Māori Policy and Agribusiness

This course examines the key issues and practice of Māori agribusiness policy. The roles and responsibilities of policy agencies in relation to Māori policy, research and development, implementation and monitoring relative to agribusiness are considered. Alternative policy approaches to achieving Māori driven outcomes are examined and presented. These processes will be discussed in context with Te Tiriti o Waitangi and natural resource management.

Course code

Qualifications are made up of courses. Some universities call these papers. Each course is numbered using six digits.



The fourth number of the course code shows the level of the course. For example, in course 219206, the fourth number is a 2, so it is a 200-level course (usually studied in the second year of full-time study).



Each course is worth a number of credits. You combine courses (credits) to meet the total number of credits needed for your qualification.



Māori Resource and Environmental Management

Course planning information

Course notes

To pass the course students must sit the exam and must obtain a mark of at least 40% in the exam.

Prerequisite courses

Complete first

You need to complete the above course or courses before moving onto this one.

General progression requirements

You must complete at least 45 credits from 200-level before enrolling in 300-level courses.

Learning outcomes

What you will learn. Knowledge, skills and attitudes you’ll be able to show as a result of successfully finishing this course.

  • 1 Analyse Māori concepts and value systems as applied in policy development at national and regional levels.
  • 2 Apply Māori values to policies for Māori agribusiness.
  • 3 Relate the principles of Te Tiriti o Waitangi to policy research, development, implementation and monitoring.
  • 4 Examine the impact of legislation (historical and contemporary) on Māori agribusiness.
  • 5 Complete research-informed essays or reports on topics associated with Māori agribusiness systems.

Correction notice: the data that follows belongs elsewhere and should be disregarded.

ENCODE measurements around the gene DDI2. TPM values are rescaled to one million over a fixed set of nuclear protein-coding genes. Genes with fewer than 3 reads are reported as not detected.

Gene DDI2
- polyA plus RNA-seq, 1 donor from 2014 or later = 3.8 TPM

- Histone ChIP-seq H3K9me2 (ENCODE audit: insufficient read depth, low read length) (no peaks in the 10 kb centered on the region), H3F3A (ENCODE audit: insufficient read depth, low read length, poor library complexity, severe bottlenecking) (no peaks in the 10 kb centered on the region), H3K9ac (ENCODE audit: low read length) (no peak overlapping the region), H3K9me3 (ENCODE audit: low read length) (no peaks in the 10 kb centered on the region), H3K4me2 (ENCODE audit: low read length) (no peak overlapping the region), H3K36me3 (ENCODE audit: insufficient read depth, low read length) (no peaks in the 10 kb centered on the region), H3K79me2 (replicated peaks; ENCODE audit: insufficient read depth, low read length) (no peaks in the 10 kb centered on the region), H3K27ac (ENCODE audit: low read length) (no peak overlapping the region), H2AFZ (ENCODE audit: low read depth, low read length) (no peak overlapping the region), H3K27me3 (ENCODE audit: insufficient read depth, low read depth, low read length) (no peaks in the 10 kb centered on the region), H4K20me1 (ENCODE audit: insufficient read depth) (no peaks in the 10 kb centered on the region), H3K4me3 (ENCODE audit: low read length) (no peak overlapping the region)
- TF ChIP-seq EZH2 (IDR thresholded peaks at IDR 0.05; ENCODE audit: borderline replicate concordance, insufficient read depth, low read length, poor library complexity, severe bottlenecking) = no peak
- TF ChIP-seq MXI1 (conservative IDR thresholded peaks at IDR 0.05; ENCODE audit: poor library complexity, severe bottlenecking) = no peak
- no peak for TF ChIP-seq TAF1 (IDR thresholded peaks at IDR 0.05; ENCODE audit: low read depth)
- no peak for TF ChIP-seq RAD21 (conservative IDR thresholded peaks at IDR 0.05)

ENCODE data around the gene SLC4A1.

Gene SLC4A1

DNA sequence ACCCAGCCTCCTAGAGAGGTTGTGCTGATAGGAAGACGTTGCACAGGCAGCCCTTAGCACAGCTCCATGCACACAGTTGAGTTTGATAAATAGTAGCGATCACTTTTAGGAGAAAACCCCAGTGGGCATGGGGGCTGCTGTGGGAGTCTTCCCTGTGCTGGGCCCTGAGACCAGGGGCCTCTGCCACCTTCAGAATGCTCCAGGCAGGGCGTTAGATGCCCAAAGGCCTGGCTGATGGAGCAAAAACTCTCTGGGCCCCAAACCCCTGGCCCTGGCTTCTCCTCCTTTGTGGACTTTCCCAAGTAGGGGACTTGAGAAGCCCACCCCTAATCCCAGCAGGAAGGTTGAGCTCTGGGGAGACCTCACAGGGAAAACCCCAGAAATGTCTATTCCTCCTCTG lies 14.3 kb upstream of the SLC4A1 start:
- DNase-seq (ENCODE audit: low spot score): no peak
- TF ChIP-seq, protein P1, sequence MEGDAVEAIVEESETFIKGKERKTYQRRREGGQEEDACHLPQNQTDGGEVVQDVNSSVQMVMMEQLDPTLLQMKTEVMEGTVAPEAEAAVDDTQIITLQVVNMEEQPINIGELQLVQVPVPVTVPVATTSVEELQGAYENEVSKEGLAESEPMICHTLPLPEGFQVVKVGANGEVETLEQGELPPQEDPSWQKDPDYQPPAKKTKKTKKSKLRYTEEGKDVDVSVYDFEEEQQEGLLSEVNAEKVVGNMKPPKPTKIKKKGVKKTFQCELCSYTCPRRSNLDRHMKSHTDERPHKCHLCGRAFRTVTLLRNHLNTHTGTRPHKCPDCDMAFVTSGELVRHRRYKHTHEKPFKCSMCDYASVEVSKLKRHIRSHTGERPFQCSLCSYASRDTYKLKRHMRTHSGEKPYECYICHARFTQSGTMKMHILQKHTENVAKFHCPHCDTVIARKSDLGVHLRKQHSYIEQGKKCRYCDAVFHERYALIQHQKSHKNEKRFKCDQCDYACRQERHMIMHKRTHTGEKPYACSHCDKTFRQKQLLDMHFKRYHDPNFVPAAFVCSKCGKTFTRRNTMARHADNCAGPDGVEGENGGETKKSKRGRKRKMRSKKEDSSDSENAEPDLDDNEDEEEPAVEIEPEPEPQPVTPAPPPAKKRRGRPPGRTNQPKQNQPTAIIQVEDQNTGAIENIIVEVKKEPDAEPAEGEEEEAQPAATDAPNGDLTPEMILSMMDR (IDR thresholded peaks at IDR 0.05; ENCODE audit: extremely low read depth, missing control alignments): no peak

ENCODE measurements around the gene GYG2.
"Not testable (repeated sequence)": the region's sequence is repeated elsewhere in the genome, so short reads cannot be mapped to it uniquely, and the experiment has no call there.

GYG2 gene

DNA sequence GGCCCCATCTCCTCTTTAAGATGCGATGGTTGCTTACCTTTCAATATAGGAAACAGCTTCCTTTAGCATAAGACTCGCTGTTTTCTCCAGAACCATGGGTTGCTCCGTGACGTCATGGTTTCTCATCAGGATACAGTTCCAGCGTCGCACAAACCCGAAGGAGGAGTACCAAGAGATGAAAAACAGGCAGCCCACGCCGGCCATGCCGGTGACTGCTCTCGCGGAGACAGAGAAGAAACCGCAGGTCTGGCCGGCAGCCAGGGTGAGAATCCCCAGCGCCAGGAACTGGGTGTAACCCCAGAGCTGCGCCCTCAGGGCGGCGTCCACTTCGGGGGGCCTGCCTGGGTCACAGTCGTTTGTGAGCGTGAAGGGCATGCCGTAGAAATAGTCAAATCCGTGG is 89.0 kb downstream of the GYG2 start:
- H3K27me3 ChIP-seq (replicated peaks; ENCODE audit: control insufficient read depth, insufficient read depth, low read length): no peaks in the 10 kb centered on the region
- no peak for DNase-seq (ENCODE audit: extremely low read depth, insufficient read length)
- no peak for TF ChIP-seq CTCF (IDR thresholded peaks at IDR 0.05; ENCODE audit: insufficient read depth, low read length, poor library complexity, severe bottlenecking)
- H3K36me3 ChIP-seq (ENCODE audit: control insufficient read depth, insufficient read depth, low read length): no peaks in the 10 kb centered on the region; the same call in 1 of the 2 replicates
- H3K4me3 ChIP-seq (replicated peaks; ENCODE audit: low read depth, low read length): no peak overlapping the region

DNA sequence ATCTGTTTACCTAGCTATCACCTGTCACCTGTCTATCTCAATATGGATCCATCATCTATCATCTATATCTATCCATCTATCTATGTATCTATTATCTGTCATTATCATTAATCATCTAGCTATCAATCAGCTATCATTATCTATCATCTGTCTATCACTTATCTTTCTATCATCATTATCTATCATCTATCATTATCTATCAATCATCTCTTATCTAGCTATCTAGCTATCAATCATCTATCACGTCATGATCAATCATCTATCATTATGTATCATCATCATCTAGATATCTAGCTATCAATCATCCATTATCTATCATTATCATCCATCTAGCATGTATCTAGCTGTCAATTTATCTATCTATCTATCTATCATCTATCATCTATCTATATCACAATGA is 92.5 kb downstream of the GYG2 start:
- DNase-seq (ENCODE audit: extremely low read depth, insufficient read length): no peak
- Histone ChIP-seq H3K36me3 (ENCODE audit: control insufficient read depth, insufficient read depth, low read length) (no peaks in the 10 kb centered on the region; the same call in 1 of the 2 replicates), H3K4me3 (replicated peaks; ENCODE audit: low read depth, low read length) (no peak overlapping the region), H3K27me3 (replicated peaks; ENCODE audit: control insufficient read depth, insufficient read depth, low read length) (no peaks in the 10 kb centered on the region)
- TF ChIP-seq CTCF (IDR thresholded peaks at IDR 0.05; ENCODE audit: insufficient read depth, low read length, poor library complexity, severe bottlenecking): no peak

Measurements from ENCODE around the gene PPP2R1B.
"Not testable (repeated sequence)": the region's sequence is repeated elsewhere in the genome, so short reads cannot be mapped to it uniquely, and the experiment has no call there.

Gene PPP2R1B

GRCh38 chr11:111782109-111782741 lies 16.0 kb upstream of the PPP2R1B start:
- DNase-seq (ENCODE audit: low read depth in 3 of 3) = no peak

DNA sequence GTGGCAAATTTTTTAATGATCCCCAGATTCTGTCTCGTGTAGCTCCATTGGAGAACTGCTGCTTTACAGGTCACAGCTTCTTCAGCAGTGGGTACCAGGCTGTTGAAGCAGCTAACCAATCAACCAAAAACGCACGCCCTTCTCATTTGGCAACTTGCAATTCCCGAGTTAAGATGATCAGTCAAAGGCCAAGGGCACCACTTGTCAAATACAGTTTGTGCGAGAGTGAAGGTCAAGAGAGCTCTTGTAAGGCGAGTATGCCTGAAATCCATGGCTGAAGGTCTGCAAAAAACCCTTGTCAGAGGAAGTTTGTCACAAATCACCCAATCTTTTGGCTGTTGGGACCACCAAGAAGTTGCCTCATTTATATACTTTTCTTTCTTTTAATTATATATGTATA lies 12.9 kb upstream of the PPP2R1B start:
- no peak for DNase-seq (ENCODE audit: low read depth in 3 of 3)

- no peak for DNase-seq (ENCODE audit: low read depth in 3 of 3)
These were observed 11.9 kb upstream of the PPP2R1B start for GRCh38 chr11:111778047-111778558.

Learning outcomes can change before the start of the semester you are studying the course in.


Assessment Learning outcomes assessed Weighting
Written Assignment 1 2 5 15%
Written Assignment 1 2 4 5 20%
Written Assignment 1 2 3 4 5 20%
Exam (centrally scheduled) 1 2 3 4 5 45%

Assessment weightings can change up to the start of the semester the course is delivered in.

You may need to take more assessments depending on where, how, and when you choose to take this course.

Explanation of assessment types

Computer programmes
Computer animation and screening, design, programming, models and other computer work.
Creative compositions
Animations, films, models, textiles, websites, and other compositions.
Exam College or GRS-based (not centrally scheduled)
An exam scheduled by a college or the Graduate Research School (GRS). The exam could be online, oral, field, practical skills, written exams or another format.
Exam (centrally scheduled)
An exam scheduled by Assessment Services (centrally) – you’ll usually be told when and where the exam is through the student portal.
Oral or performance or presentation
Debates, demonstrations, exhibitions, interviews, oral proposals, role play, speech and other performances or presentations.
You may be assessed on your participation in activities such as online fora, laboratories, debates, tutorials, exercises, seminars, and so on.
Creative, learning, online, narrative, photographic, written, and other portfolios.
Practical or placement
Field trips, field work, placements, seminars, workshops, voluntary work, and other activities.
Technology-based or experience-based simulations.
Laboratory, online, multi-choice, short answer, spoken, and other tests – arranged by the school.
Written assignment
Essays, group or individual projects, proposals, reports, reviews, writing exercises, and other written assignments.